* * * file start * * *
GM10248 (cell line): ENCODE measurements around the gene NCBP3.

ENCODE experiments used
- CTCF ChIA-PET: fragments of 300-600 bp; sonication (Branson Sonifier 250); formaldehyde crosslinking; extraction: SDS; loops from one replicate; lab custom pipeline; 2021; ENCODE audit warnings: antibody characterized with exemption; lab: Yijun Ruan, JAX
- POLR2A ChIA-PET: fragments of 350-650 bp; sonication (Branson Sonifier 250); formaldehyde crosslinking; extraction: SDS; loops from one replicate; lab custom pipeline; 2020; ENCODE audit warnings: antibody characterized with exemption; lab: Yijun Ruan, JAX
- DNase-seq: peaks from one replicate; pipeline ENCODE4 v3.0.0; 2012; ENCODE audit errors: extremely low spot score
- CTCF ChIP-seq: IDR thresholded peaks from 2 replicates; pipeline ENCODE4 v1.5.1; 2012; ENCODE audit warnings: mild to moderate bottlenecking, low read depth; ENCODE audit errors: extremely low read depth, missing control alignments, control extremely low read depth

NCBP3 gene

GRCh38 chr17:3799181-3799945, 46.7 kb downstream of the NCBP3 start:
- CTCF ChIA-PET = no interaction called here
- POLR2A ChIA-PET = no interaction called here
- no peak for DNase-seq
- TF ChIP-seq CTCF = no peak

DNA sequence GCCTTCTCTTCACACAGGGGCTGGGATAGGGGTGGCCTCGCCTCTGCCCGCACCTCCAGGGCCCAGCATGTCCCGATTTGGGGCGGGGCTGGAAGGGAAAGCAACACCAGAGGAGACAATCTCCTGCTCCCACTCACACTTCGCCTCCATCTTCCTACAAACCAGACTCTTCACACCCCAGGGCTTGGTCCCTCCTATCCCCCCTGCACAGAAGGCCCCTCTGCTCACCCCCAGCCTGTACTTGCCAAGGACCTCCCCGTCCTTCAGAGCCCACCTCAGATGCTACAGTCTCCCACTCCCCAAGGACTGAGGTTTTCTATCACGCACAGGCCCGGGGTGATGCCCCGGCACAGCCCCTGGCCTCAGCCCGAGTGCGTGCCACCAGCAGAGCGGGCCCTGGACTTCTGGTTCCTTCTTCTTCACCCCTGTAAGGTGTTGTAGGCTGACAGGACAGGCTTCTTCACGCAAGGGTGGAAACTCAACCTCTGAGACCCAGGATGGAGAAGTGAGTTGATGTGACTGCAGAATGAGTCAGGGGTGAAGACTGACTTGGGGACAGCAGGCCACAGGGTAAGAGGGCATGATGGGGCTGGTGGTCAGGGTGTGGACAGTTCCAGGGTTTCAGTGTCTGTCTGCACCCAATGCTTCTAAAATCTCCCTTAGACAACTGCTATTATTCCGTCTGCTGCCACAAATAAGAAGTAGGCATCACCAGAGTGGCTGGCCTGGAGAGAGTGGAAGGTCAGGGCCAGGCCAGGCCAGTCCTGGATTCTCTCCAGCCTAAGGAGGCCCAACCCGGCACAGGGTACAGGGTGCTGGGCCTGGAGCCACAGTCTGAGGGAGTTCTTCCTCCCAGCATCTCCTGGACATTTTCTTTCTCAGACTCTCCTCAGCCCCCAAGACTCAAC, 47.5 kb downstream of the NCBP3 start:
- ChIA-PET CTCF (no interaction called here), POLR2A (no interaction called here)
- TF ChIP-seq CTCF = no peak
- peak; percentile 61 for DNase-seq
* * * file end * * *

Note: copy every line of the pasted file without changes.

GM10248 (cell line): ENCODE measurements around the gene NCBP3.

ENCODE experiments used
- CTCF ChIA-PET: fragments of 300-600 bp; sonication (Branson Sonifier 250); formaldehyde crosslinking; extraction: SDS; loops from one replicate; lab custom pipeline; 2021; ENCODE audit warnings: antibody characterized with exemption; lab: Yijun Ruan, JAX
- POLR2A ChIA-PET: fragments of 350-650 bp; sonication (Branson Sonifier 250); formaldehyde crosslinking; extraction: SDS; loops from one replicate; lab custom pipeline; 2020; ENCODE audit warnings: antibody characterized with exemption; lab: Yijun Ruan, JAX
- DNase-seq: peaks from one replicate; pipeline ENCODE4 v3.0.0; 2012; ENCODE audit errors: extremely low spot score
- CTCF ChIP-seq: IDR thresholded peaks from 2 replicates; pipeline ENCODE4 v1.5.1; 2012; ENCODE audit warnings: mild to moderate bottlenecking, low read depth; ENCODE audit errors: extremely low read depth, missing control alignments, control extremely low read depth

NCBP3 gene

GRCh38 chr17:3799181-3799945, 46.7 kb downstream of the NCBP3 start:
- CTCF ChIA-PET = no interaction called here
- POLR2A ChIA-PET = no interaction called here
- no peak for DNase-seq
- TF ChIP-seq CTCF = no peak

DNA sequence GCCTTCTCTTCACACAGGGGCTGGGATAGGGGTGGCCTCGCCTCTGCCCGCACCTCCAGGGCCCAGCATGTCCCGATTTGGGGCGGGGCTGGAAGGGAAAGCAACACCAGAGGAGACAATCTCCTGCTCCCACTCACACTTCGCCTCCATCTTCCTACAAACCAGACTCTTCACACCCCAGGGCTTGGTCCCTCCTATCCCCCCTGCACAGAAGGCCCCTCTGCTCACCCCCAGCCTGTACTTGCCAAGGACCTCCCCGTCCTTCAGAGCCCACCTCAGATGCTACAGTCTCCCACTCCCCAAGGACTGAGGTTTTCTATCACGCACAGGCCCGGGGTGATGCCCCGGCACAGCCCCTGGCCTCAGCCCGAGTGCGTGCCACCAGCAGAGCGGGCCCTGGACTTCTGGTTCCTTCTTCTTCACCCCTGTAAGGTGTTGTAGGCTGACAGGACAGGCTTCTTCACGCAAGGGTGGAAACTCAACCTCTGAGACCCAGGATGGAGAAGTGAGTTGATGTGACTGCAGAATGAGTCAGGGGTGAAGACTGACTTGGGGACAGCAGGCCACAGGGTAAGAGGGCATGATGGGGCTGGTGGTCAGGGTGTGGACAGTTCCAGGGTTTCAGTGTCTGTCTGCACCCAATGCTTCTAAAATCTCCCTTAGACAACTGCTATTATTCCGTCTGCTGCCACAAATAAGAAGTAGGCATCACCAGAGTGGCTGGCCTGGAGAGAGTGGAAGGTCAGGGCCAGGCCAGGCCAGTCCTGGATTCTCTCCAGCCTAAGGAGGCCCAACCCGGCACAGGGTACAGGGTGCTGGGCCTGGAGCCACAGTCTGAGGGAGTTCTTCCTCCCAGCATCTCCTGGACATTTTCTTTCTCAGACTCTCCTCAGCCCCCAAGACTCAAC, 47.5 kb downstream of the NCBP3 start:
- ChIA-PET CTCF (no interaction called here), POLR2A (no interaction called here)
- TF ChIP-seq CTCF = no peak
- peak; percentile 61 for DNase-seq